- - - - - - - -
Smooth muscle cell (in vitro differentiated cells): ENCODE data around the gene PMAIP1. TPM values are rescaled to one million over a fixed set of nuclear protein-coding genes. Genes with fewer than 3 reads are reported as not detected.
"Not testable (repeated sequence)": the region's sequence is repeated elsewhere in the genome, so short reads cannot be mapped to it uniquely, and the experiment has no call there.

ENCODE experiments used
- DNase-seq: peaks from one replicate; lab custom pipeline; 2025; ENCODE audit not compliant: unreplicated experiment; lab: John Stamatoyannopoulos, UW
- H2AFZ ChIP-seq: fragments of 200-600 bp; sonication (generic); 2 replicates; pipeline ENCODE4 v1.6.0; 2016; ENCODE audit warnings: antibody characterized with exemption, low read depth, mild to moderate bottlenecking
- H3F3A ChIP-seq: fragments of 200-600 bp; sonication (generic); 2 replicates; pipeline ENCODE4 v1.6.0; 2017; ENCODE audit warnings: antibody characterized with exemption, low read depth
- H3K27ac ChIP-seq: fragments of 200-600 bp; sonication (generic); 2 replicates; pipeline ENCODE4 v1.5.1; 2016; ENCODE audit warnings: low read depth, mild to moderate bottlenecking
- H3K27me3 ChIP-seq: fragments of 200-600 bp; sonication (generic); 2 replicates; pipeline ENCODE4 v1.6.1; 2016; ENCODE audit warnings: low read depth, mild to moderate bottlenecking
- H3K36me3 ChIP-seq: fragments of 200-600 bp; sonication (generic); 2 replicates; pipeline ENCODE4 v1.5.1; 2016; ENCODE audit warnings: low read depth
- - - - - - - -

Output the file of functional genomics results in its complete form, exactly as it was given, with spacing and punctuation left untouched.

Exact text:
Smooth muscle cell (in vitro differentiated cells): ENCODE data around the gene PMAIP1. TPM values are rescaled to one million over a fixed set of nuclear protein-coding genes. Genes with fewer than 3 reads are reported as not detected.
"Not testable (repeated sequence)": the region's sequence is repeated elsewhere in the genome, so short reads cannot be mapped to it uniquely, and the experiment has no call there.

ENCODE experiments used
- DNase-seq: peaks from one replicate; lab custom pipeline; 2025; ENCODE audit not compliant: unreplicated experiment; lab: John Stamatoyannopoulos, UW
- H2AFZ ChIP-seq: fragments of 200-600 bp; sonication (generic); 2 replicates; pipeline ENCODE4 v1.6.0; 2016; ENCODE audit warnings: antibody characterized with exemption, low read depth, mild to moderate bottlenecking
- H3F3A ChIP-seq: fragments of 200-600 bp; sonication (generic); 2 replicates; pipeline ENCODE4 v1.6.0; 2017; ENCODE audit warnings: antibody characterized with exemption, low read depth
- H3K27ac ChIP-seq: fragments of 200-600 bp; sonication (generic); 2 replicates; pipeline ENCODE4 v1.5.1; 2016; ENCODE audit warnings: low read depth, mild to moderate bottlenecking
- H3K27me3 ChIP-seq: fragments of 200-600 bp; sonication (generic); 2 replicates; pipeline ENCODE4 v1.6.1; 2016; ENCODE audit warnings: low read depth, mild to moderate bottlenecking
- H3K36me3 ChIP-seq: fragments of 200-600 bp; sonication (generic); 2 replicates; pipeline ENCODE4 v1.5.1; 2016; ENCODE audit warnings: low read depth